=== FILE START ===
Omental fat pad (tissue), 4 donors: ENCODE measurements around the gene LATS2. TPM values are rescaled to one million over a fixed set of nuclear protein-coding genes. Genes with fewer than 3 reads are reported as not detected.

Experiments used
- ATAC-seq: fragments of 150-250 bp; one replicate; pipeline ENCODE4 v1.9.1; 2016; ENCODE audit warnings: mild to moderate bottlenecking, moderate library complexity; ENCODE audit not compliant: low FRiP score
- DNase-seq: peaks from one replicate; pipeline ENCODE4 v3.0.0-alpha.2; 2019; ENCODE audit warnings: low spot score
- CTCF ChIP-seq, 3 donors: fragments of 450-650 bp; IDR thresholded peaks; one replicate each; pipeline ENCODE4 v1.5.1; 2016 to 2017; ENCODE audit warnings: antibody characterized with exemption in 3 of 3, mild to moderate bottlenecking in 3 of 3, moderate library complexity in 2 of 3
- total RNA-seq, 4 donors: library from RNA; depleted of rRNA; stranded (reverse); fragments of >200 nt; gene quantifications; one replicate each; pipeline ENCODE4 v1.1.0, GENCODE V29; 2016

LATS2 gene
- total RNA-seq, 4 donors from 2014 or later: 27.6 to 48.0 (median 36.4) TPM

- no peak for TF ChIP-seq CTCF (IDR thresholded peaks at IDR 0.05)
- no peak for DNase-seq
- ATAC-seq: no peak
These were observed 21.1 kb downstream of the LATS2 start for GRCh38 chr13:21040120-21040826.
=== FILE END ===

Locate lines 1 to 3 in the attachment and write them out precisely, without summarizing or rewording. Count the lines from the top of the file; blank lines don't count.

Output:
Omental fat pad (tissue), 4 donors: ENCODE measurements around the gene LATS2. TPM values are rescaled to one million over a fixed set of nuclear protein-coding genes. Genes with fewer than 3 reads are reported as not detected.

Experiments used
- ATAC-seq: fragments of 150-250 bp; one replicate; pipeline ENCODE4 v1.9.1; 2016; ENCODE audit warnings: mild to moderate bottlenecking, moderate library complexity; ENCODE audit not compliant: low FRiP score